U.S. Chamber President to Small Business: Make Your Voice Heard

Apr 30, 2013

U.S. Chamber of Commerce President and CEO Tom Donohue speaking at America's Small Business Summit in Washington, DC. Photo by David Bohrer / © U.S. Chamber of Commerce.

U.S. Chamber President and CEO Tom Donohue jumpstarted day two of America's Small Business Summit by urging attendees to "tell our leaders what small businesses want and need to grow, compete, and succeed."

The theme of this year's Summit is "Big Impact," and Donohue expanded on that theme: 

Running a small business is a big job. Many of you are the CEO, the CFO, the HR department, and the IT guy. And because you’re here this week making your voices heard in the nation’s capital, you can add “advocate” to the list. You’re in a position to not only advocate for the policies that will allow your businesses to succeed—but also for the policies that will allow success to sweep across this country through economic revitalization and renewed hiring. 

With the right policies coming out of Washington, small businesses can help guide the recovery and grow the economy, Donohue says. But they need an environment of certainty to do it. 

In Washington reality boils down to this: We're broke and we'll get even broker until we learn to control spending, reform entitlements, and overhaul our nightmare of a tax code...

Comprehensive tax reform should broaden the tax base so more people are paying into the system and simplify compliance for all businesses.

And we should lower rates for corporations and individuals alike. 90% of American businesses operate as pass-through entities and file taxes under the individual code. 

To tackle entitlements, Donohue suggests:

Reforms that begin to address the drivers of our spending crisis would signal to small businesses, consumers, and the world that our leaders are capable of making the tough decisions.

Going after burdensome regulations is another way to root out the uncertainty that hampers growth, Donohue says, and the Chamber is working to ensure that small businesses are not struggling under the mandates in the new health care law and the financial regulatory reform law.

We are looking for opportunities to get rid of the law's worst features—such as the employer mandate—and we have a group of the best minds in the country developing alternative solutions...We are also working to fix, add to, or replace parts of the financial regulatory reform bill that aren’t working. Small businesses must have steady access to credit and capital for day-to-day operations. 

The Chamber is working to tear down barriers to trade so all small businesses can compete on a level playing field in world markets, Donohue says.

We’re pushing for completion of the Trans-Pacific Partnership, a trade pact that would give businesses greater access to the booming markets in the Asia-Pacific. We’ve long championed a new economic agreement with Europe, which would drive tremendous growth on both sides of the Atlantic. And we’re continuing to push for new opportunities to get your products and services into the hands of customers around the world.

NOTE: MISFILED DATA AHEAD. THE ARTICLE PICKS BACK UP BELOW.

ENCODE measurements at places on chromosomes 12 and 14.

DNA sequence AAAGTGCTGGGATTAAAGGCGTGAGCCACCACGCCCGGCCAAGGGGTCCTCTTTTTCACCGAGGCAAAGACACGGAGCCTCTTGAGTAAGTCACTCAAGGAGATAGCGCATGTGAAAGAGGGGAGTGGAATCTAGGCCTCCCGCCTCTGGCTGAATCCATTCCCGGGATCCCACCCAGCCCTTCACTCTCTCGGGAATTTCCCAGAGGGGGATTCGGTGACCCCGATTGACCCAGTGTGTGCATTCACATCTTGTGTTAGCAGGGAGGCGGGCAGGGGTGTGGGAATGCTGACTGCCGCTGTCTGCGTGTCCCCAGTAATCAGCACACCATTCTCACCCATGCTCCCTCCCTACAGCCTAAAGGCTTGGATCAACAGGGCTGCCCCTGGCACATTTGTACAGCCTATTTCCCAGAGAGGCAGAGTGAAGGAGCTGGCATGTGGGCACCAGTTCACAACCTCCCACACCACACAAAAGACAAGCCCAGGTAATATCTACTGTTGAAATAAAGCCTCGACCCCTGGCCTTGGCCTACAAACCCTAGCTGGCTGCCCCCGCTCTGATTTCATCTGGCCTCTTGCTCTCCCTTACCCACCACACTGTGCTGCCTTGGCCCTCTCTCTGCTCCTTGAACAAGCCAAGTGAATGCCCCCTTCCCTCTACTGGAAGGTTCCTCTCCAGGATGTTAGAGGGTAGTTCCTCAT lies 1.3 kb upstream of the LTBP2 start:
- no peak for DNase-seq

On infrastructure: 

The government does and should share responsibility for infrastructure investments. But we’ve also got to leverage private financing, including the $250 billion in global capital available for infrastructure investment. Unless we tear down the regulatory and legal barriers, that cash will stay on the sidelines and prevent us from regaining our competitive edge.

On energy: 

Most of the progress we’ve seen so far has been on private or state-controlled lands. But Washington is still standing in the way of prudent development of federal lands. The Chamber is going to keep the pressure on our leaders to move forward with a bold energy agenda.

On developing a skilled workforce:

We’re also in a global hunt for talent. American students are falling behind. Our public education system isn’t equipping them with a strong foundation to build careers or continue their educations. We must address the shortcomings in our public K-12 education system, post-secondary education, and job training. 

And on immigration reform: 

What we need is a system that will welcome the world’s best talent, hardest workers, and biggest dreamers...The Chamber has long advocated for comprehensive reform. We’ve got to continue to secure the borders … put in place temporary worker programs that include high-skill and lesser-skill workers and are based on market needs … establish a nation E-Verify system … and provide a pathway out of the shadows for 11 million undocumented workers in the United States today. The recently unveiled Senate immigration bill achieves those objectives for reform. But the hard work is just getting started. The Chamber will stay in the fight until we get it done.

Donohue ended his rousing speech by defending the free enterprise system: 

It’s okay to make a profit. And by the way, businesses that do well almost always do good. They empower others through the dignity of work. They enrich their communities and strengthen their economies. They lend a helping hand to those in need. As long as we preserve the opportunity to experiment and innovate, and to pursue dreams and rewards in an open economy, there’s very little we can’t accomplish in America. 

That’s why we’ve got to defend and advance the free enterprise system. 

When it comes under attack by those who falsely believe that opportunity and success come from the government, business must stand up and make not just the economic case for free enterprise—but the moral one...

Seize the opportunity to succeed. Take some risks. Learn from your failures. Reap the rewards. And create some opportunities for others along the way.

Keep striving to grow and compete. And always make your voice heard.

Following his speech, Donohue appeared in an interview on CNBC.

 

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